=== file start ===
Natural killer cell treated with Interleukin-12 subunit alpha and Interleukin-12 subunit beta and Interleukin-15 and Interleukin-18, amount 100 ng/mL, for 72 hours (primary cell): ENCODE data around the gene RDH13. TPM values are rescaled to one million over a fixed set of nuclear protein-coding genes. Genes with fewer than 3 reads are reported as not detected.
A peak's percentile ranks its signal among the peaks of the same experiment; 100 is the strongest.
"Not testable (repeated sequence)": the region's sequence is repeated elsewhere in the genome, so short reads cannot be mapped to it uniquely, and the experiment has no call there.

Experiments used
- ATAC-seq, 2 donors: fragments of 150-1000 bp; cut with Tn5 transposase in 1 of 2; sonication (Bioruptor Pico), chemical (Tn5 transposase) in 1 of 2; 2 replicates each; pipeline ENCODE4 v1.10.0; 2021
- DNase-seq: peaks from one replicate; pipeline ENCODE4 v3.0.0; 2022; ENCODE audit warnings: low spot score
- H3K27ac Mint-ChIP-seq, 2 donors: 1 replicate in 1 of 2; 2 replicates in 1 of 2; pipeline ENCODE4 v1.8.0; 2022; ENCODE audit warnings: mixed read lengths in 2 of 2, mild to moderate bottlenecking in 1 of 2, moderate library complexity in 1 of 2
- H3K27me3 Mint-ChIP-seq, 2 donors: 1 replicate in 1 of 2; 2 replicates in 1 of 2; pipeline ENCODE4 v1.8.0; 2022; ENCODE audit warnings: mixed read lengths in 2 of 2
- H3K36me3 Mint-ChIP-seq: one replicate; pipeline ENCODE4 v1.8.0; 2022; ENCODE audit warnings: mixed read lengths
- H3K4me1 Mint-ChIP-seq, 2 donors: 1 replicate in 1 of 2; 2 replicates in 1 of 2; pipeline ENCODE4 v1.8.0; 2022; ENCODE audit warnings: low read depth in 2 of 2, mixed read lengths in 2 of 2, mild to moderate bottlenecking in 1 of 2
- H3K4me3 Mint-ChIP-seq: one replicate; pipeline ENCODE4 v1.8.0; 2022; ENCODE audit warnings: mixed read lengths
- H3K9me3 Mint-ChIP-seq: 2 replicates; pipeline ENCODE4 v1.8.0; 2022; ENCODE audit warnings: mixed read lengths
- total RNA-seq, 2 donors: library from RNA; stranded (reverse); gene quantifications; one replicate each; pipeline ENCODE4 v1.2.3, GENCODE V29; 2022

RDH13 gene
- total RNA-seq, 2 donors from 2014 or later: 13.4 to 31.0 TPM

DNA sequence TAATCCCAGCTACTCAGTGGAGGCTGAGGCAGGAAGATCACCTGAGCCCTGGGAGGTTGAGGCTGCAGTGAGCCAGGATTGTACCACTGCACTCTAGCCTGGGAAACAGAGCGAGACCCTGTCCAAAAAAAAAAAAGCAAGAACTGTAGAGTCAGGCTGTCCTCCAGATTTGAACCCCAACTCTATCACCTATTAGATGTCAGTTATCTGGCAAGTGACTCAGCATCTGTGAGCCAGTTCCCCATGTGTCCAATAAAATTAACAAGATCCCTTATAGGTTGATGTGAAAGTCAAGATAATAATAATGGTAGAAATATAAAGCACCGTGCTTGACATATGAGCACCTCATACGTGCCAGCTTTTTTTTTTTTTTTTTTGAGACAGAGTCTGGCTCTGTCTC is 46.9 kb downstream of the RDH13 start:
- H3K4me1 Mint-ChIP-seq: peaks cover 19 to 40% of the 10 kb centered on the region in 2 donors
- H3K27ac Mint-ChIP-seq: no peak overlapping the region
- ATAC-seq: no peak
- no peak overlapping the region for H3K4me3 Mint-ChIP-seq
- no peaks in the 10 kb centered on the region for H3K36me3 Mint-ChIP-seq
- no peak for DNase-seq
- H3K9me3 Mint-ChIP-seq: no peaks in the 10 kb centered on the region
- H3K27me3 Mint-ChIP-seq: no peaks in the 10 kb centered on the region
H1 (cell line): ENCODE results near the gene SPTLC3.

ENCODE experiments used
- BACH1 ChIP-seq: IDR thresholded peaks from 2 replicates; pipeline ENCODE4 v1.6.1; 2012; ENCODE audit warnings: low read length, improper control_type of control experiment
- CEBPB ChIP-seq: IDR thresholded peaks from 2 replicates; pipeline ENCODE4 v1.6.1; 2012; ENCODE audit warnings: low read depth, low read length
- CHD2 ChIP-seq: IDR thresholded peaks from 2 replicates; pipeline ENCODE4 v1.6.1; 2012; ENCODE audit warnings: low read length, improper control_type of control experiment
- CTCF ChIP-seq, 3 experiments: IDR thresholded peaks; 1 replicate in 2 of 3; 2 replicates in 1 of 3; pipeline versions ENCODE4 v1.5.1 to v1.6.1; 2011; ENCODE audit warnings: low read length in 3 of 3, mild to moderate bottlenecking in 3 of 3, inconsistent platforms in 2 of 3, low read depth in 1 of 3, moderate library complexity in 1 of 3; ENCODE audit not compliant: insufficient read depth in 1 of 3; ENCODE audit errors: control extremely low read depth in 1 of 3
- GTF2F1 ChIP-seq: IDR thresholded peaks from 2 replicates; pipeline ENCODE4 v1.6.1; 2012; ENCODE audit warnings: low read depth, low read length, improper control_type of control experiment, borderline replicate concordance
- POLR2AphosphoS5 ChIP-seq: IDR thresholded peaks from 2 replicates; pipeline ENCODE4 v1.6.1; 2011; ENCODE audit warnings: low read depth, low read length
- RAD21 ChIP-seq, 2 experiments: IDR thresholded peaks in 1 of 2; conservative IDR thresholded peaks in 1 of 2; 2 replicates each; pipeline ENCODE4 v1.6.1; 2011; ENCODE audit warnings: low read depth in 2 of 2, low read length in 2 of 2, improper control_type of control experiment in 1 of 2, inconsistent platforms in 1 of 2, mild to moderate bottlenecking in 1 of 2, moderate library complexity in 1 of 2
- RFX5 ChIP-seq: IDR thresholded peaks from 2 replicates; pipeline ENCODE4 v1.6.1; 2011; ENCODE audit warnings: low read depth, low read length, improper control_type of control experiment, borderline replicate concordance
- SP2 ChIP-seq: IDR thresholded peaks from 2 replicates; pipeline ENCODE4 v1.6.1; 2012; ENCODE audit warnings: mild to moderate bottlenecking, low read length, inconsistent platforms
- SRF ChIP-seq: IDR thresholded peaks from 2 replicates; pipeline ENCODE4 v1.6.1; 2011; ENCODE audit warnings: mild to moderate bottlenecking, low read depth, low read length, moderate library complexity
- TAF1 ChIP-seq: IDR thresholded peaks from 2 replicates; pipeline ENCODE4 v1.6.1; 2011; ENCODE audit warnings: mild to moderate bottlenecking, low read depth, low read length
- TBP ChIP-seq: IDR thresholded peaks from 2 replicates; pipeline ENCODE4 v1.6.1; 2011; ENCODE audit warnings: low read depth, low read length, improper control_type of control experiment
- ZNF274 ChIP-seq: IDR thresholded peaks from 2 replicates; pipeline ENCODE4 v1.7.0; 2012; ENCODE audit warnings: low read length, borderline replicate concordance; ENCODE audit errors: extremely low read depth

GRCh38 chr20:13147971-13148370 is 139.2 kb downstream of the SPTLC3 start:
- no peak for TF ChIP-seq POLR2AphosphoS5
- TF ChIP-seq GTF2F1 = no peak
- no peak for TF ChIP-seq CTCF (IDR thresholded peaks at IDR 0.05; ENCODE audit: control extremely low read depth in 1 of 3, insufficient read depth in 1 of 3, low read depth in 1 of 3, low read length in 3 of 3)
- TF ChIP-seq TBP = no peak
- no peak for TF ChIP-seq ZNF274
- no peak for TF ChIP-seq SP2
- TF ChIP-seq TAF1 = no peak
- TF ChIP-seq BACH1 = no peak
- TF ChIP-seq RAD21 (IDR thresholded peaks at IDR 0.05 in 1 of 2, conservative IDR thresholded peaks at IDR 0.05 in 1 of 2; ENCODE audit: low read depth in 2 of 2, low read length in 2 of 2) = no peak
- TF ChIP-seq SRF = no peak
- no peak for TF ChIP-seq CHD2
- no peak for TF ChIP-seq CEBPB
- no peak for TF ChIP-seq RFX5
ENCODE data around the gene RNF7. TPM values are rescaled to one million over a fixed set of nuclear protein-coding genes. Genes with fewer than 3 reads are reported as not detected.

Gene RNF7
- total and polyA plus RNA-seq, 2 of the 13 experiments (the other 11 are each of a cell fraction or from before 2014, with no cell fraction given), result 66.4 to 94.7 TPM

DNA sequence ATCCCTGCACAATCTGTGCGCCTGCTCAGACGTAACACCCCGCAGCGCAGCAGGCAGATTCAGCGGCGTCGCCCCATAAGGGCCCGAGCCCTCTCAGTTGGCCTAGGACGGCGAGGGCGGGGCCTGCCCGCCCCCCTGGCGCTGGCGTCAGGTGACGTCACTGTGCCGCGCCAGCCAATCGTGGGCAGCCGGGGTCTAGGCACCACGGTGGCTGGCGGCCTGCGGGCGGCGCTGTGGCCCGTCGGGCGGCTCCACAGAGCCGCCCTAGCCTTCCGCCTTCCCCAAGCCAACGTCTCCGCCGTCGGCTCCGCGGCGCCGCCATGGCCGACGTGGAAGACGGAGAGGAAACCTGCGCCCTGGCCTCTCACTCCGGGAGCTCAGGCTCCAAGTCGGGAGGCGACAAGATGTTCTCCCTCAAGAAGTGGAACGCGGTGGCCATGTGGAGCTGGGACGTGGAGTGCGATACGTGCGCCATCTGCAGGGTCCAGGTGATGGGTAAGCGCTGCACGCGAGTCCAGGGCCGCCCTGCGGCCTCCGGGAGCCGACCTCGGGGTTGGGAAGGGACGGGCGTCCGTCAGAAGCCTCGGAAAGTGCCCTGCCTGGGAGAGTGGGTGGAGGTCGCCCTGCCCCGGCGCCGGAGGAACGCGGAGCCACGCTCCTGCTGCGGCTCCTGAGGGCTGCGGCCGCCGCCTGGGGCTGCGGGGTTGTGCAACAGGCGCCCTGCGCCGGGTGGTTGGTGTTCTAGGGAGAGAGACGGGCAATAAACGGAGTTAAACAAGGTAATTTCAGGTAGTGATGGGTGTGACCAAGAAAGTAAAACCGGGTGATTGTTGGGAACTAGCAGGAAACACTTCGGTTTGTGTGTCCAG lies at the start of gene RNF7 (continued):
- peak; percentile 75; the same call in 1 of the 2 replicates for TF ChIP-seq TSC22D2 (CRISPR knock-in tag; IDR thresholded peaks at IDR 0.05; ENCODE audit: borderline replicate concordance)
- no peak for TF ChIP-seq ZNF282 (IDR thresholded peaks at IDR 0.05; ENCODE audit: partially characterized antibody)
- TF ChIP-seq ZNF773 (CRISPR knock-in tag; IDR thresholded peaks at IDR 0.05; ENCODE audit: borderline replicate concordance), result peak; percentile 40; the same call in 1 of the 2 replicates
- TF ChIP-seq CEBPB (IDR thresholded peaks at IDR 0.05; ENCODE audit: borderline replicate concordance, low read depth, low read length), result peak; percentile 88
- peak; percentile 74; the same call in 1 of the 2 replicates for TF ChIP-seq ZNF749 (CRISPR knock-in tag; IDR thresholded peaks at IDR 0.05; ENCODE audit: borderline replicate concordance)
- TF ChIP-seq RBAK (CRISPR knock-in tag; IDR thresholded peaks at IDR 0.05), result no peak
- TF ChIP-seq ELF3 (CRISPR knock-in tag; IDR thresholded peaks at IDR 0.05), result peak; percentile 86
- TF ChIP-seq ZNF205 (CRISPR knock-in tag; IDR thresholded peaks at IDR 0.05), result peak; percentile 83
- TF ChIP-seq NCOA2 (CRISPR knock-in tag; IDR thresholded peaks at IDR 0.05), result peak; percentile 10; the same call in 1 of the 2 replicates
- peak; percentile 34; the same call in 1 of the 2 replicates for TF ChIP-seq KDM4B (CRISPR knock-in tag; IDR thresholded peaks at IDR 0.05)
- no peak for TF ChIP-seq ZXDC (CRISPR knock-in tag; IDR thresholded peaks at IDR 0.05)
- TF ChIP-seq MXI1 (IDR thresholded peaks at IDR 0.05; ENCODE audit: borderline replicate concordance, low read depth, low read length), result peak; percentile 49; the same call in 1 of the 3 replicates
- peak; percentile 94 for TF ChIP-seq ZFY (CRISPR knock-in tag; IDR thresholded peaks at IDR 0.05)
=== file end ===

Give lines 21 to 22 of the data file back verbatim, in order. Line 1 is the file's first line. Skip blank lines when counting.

- no peaks in the 10 kb centered on the region for H3K36me3 Mint-ChIP-seq
- no peak for DNase-seq